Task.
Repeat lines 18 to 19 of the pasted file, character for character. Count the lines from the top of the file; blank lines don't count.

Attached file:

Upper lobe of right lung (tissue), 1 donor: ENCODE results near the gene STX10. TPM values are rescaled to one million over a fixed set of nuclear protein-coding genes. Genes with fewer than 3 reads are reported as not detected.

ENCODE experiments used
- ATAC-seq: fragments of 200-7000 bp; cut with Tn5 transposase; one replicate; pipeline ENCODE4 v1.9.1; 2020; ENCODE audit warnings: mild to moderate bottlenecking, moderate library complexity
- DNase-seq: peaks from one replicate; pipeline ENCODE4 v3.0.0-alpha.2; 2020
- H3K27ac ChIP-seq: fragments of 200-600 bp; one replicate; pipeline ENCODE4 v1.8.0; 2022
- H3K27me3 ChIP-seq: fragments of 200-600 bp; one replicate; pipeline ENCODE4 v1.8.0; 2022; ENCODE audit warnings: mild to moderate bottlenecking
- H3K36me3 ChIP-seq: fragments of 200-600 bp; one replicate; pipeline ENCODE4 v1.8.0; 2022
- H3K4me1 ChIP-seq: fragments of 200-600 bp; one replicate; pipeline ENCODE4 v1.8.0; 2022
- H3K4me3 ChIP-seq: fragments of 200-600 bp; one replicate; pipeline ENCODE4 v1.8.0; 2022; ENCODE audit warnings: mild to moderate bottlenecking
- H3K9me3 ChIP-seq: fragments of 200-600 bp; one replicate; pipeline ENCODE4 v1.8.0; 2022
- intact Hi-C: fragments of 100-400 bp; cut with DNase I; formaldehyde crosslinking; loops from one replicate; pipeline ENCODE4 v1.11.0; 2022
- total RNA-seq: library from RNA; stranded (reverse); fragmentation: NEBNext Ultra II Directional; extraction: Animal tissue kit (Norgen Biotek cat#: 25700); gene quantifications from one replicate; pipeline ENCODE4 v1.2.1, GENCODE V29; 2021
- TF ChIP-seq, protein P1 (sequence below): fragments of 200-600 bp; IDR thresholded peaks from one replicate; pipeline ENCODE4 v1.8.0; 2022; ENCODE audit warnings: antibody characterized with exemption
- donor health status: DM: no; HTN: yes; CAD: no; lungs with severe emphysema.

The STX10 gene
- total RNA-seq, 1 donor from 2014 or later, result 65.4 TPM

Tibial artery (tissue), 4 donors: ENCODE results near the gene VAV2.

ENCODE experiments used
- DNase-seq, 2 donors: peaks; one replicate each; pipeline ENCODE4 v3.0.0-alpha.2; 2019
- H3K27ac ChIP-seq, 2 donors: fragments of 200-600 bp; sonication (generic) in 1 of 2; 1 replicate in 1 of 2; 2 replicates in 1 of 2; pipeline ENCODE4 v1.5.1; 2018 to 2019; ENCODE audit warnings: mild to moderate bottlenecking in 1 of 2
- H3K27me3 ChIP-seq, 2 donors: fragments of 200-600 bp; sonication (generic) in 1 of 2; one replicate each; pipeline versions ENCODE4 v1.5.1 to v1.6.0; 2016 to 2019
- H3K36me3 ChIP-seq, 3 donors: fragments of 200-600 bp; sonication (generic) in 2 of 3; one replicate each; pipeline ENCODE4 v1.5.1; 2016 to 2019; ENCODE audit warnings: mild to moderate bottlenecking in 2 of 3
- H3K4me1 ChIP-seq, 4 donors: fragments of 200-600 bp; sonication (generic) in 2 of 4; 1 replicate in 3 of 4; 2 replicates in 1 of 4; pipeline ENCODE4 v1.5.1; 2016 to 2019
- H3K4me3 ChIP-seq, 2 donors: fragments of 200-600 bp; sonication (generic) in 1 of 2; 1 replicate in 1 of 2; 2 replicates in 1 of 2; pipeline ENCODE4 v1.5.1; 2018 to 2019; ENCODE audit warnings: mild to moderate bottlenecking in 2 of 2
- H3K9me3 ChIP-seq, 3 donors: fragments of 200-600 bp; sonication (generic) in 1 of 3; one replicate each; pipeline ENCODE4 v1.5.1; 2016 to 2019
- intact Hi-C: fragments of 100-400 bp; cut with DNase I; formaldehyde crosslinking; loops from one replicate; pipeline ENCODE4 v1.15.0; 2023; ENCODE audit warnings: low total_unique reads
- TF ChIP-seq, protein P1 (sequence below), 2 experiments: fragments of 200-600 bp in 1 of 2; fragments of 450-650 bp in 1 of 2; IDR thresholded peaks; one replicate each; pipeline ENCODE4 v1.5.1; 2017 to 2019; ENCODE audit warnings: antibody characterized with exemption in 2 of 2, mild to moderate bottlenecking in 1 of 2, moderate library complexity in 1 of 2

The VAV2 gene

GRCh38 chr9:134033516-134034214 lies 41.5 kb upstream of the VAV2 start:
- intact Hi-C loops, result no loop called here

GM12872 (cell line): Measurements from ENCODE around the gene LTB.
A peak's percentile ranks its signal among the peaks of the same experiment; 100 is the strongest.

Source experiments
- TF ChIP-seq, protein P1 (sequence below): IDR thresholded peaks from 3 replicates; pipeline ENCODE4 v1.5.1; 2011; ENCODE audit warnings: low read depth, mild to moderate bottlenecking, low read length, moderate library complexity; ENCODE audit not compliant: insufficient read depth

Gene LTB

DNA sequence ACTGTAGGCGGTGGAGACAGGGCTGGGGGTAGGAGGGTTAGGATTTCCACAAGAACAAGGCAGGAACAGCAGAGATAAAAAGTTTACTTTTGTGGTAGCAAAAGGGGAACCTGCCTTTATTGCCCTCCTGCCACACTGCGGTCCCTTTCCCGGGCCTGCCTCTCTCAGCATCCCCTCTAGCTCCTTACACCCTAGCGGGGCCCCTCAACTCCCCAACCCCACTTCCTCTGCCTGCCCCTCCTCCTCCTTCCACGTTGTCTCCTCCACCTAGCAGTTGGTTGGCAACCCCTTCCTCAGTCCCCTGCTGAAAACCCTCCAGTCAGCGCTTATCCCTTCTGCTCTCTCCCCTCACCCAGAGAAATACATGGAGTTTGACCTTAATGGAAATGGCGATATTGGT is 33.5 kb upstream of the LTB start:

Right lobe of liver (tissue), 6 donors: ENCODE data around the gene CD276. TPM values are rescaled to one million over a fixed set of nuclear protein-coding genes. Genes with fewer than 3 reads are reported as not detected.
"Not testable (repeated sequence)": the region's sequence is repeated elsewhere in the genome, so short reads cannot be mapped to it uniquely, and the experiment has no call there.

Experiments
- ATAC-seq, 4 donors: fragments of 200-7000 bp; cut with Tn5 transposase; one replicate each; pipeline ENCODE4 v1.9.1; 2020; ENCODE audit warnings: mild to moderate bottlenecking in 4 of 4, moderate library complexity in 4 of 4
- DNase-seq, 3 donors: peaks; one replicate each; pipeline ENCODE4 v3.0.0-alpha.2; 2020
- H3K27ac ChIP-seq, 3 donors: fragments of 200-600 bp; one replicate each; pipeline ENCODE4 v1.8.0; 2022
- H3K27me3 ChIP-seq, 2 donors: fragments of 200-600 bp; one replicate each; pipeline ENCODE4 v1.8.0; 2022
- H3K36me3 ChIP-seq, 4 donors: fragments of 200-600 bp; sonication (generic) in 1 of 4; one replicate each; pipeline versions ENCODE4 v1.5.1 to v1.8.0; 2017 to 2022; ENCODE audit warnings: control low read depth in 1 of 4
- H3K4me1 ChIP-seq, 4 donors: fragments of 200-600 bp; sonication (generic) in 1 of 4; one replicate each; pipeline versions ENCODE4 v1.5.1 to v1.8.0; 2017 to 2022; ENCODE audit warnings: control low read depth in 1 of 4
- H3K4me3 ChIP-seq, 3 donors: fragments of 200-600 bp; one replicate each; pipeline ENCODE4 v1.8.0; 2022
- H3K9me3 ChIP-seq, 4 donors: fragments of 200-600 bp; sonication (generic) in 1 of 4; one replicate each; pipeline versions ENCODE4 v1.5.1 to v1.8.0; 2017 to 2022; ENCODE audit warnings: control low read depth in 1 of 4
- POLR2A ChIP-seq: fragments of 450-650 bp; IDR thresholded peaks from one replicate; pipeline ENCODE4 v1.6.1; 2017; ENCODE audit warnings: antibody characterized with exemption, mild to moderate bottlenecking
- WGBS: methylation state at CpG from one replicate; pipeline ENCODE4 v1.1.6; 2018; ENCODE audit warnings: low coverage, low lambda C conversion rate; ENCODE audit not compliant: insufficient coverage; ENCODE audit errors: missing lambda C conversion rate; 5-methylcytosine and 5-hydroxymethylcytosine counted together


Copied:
ENCODE experiments used
- DNase-seq, 2 donors: peaks; one replicate each; pipeline ENCODE4 v3.0.0-alpha.2; 2019